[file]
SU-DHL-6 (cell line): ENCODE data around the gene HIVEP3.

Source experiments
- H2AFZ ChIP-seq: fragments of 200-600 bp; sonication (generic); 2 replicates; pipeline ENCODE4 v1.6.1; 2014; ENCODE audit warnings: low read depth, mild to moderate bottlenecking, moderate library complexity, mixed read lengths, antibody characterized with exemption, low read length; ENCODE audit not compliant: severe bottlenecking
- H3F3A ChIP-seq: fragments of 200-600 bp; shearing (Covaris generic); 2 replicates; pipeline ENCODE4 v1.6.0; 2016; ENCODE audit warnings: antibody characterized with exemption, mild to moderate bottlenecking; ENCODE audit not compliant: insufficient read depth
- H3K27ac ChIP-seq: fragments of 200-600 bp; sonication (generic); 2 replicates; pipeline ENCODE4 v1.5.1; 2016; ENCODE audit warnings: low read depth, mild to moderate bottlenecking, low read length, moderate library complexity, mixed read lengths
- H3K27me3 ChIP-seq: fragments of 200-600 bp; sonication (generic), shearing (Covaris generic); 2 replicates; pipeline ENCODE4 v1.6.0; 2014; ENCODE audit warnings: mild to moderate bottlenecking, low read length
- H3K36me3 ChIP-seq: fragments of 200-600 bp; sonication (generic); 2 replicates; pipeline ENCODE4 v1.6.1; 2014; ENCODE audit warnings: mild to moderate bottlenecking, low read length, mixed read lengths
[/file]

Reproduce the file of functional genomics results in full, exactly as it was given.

SU-DHL-6 (cell line): ENCODE data around the gene HIVEP3.

Source experiments
- H2AFZ ChIP-seq: fragments of 200-600 bp; sonication (generic); 2 replicates; pipeline ENCODE4 v1.6.1; 2014; ENCODE audit warnings: low read depth, mild to moderate bottlenecking, moderate library complexity, mixed read lengths, antibody characterized with exemption, low read length; ENCODE audit not compliant: severe bottlenecking
- H3F3A ChIP-seq: fragments of 200-600 bp; shearing (Covaris generic); 2 replicates; pipeline ENCODE4 v1.6.0; 2016; ENCODE audit warnings: antibody characterized with exemption, mild to moderate bottlenecking; ENCODE audit not compliant: insufficient read depth
- H3K27ac ChIP-seq: fragments of 200-600 bp; sonication (generic); 2 replicates; pipeline ENCODE4 v1.5.1; 2016; ENCODE audit warnings: low read depth, mild to moderate bottlenecking, low read length, moderate library complexity, mixed read lengths
- H3K27me3 ChIP-seq: fragments of 200-600 bp; sonication (generic), shearing (Covaris generic); 2 replicates; pipeline ENCODE4 v1.6.0; 2014; ENCODE audit warnings: mild to moderate bottlenecking, low read length
- H3K36me3 ChIP-seq: fragments of 200-600 bp; sonication (generic); 2 replicates; pipeline ENCODE4 v1.6.1; 2014; ENCODE audit warnings: mild to moderate bottlenecking, low read length, mixed read lengths